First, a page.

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Thursday, September 25th, 2008
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Making the Cut: How Cosmetic Surgery Is Transforming Our Lives

by Anthony Elliot

Skin Deep

A review by Sherwin B. Nuland

Lying on a couch in the office of one of the hairdressing salons that she owns in London, Sharyn Hughes perused the advertising brochure she had been sent by Makeover Getaways:

"Our Malaysian Makeover Package is a brilliant combination of surgery treatments, sunny beaches and shopping. Offering the latest technological facilities in an exceptionally clean hospital environment, and with guaranteed five star hotel accommodation for postoperative recovery and holiday, you will return home fully revitalized and looking wonderful."

Within minutes, she decided that this opportunity for what she called a "thorough overhaul" was precisely what she and her partner, Grant, had been seeking. They would join the 100,000 other men and women who became surgical tourists to Malaysia in 2006, up from 40,000 only three years earlier. For Sharyn's breast enlargement, liposuction, and cosmetic dentistry and Grant's liposuction and cosmetic dentistry, the total cost would be £9,000 (considerably less than the same surgery in London), with a tour of the country included. She phoned Grant about her discovery, and began making arrangements for both of them to fly off to Asia for their rejuvenation.

In his thought-provoking and disturbing new book, Anthony Elliott describes Asia as having become "the world's hotspot for surgical tourism, particularly Thailand, Singapore and India." Hungary, Latvia, Lithuania, Latin America, the Caribbean states, and parts of the Middle East have witnessed a similar phenomenon, as cosmetic surgery has become as globalized as any other industry -- not only for patients, but also for the professional personnel who provide it. The demand for such services and the mobility of the providers has magnified in recent years, and by every indication it will continue to do so for the foreseeable future. Indeed, the entire concept of periodically re-imagining oneself - -more, re-designing oneself -- has taken its place in the culture of Western societies.

Elliott is a professor of sociology, and he has trained his keen sociologist's eye on the astonishing phenomenon that cosmetic surgery has become. Using the methods of his field of study, he now presents us with this small and insightful book that is sure to alter the perspective of everyone who reads it. It is Elliott's contention that there are three cultural forces, acting together and separately, that create the conditions driving the urge for the periodic reinvention of the self. It is an urge that has gripped many members of our society and will affect increasing numbers of those influenced by Elliott's three forces -- numbers that include just about everyone. Those forces are the cult of celebrity, consumerism, and the new economy characterized by globalization.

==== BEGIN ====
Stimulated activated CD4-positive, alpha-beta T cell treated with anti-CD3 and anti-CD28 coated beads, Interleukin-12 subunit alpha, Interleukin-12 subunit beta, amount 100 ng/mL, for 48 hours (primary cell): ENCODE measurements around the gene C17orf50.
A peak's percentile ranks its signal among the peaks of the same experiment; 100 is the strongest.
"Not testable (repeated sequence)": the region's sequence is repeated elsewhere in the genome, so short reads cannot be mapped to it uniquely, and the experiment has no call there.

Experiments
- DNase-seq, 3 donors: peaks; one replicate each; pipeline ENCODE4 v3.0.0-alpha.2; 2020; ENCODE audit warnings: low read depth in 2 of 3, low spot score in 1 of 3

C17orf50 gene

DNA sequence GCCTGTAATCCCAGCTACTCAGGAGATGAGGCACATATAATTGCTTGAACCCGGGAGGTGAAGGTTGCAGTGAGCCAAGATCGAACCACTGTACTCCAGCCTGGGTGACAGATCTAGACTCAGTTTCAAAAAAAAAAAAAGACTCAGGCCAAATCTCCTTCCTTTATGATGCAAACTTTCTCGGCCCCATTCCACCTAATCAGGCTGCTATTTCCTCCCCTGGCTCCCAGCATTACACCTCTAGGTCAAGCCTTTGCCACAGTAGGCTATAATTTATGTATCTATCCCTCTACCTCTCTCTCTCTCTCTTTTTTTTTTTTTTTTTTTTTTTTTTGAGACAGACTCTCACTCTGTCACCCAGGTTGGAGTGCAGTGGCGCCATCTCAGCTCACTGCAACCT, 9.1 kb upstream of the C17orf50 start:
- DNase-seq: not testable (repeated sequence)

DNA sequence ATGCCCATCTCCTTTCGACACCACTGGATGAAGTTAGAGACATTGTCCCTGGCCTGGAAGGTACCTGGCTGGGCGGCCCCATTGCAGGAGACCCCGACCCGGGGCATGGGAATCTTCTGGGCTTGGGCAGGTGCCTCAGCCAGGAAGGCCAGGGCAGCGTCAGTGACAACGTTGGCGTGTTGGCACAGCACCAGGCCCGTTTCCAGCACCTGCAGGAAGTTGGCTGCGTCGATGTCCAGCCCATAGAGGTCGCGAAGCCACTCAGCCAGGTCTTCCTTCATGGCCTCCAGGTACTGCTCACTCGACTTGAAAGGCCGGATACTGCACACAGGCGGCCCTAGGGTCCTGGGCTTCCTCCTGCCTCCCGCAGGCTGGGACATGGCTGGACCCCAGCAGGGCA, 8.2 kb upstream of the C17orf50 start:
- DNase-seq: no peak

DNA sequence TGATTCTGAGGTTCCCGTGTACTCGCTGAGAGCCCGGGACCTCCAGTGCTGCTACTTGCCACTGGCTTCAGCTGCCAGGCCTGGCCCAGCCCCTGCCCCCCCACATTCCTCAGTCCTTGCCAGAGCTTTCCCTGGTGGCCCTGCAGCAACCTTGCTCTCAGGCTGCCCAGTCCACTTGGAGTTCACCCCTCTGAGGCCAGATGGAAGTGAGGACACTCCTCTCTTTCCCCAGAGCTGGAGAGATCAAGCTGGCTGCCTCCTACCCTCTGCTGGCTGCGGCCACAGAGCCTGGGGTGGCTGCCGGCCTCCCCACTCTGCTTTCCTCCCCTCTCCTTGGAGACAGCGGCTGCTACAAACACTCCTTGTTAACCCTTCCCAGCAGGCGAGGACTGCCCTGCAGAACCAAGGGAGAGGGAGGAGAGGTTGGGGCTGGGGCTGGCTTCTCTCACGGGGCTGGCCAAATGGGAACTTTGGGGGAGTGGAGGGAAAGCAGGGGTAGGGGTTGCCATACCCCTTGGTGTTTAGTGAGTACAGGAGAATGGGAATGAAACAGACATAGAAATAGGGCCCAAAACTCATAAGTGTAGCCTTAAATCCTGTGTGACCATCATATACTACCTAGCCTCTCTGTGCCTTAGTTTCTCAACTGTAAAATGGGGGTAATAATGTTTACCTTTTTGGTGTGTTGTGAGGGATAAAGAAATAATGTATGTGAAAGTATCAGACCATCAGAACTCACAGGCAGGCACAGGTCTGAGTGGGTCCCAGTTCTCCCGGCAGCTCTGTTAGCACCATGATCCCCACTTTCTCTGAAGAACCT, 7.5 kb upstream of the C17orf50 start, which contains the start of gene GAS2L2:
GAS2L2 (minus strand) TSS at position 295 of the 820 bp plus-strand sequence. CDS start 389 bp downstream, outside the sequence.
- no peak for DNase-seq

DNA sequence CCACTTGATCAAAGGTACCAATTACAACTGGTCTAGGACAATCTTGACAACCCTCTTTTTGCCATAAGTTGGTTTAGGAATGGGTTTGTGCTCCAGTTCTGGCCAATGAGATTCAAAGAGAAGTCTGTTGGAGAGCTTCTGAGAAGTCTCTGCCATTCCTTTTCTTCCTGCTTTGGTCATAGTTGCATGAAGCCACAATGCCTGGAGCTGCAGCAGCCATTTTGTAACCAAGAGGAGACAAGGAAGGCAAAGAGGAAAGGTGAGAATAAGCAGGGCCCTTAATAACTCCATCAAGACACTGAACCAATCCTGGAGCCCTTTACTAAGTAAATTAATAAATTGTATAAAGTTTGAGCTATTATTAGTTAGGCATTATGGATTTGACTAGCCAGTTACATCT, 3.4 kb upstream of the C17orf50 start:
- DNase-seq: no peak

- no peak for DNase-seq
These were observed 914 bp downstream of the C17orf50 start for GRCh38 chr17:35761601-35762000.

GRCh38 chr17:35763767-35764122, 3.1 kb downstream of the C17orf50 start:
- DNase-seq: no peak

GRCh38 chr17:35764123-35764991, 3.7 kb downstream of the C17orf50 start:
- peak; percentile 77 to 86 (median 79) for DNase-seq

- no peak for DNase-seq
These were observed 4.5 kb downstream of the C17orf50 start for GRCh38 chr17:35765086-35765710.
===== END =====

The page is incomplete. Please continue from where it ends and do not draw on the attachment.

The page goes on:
The influence of celebrity culture, Elliott points out, has exploded in the first years of the twenty-first century. In a volcanic process abetted by new technologies such as DVDs and satellite television, the private lives of show-business personalities and other rich and famous people have become available at any given moment for the scrutiny of anyone who cares to look. Documented by continuous global media of various sorts, the body parts of celebrities are closely watched as they are exchanged for the latest variation in physical form. Celebrities not only transform themselves in the glare of the limelight, but many of them are willing -- enthusiastic, in fact -- to describe the details of their various transformations to reporters, TV commentators, and fans. Such well-known figures as Cher, Pamela Anderson, and Demi Moore proudly, even defiantly embrace a culture of inauthenticity.

It is no wonder that their millions of admirers do not hesitate to think of cosmetic surgery as the norm, and the periodically re-created body as one to admire. Cosmetic surgeons relate the tales of patients who arrive in their private clinics with urgent requests such as "I want lips and cheekbones like Angelina's." And not only female celebrities are on the list of cosmetic exempla. Mickey Rourke, Robert Redford, and Sylvester Stallone are also among those about whom the gossip mill has plenty to divulge. The "unprecedented levels of interest in the lives, loves, and scandals of celebrities, and particularly fascination with their secrets and surgeries, have been widely viewed as a central driving force of cosmetic surgical culture," Elliott tells us.

Many people now reject the notion that one should look older as one biologically ages. Inspired by the public example of the stars, ordinary men and women beat a path to the plastic surgeon's office in search of a youth that can be renewed at any stage of life. In a consumer society, a makeover of one's appearance is just another product to be bought when it is desired, and is not infrequently accompanied by a makeover of the self, to conform with the new image. Expectations run high, and, not unsurprisingly, they include the admiration of the opposite sex.

No longer is vanity or narcissism the major stimulus to cosmetic improvement. It is unlikely that Sharyn realized it, but in signing up for her Malaysian makeover she was acting in accordance with the principles of the consumer culture in which we now live. In this atmosphere, cosmetic surgery is a product to be sold by its vendors, and the current generation of purchasers treat it as something for which they shop, like a new refrigerator or cell phone. And like other products, their desire for it is influenced by two strategies employed by the consumer industry in such a way that the buyer always wants more. The first is to devalue the product soon after it has been bought, as when a more advanced form of mobile phone hits the market and makes the previous model obsolete. The second is to satisfy the consumer's desires in such a way that new desires are created.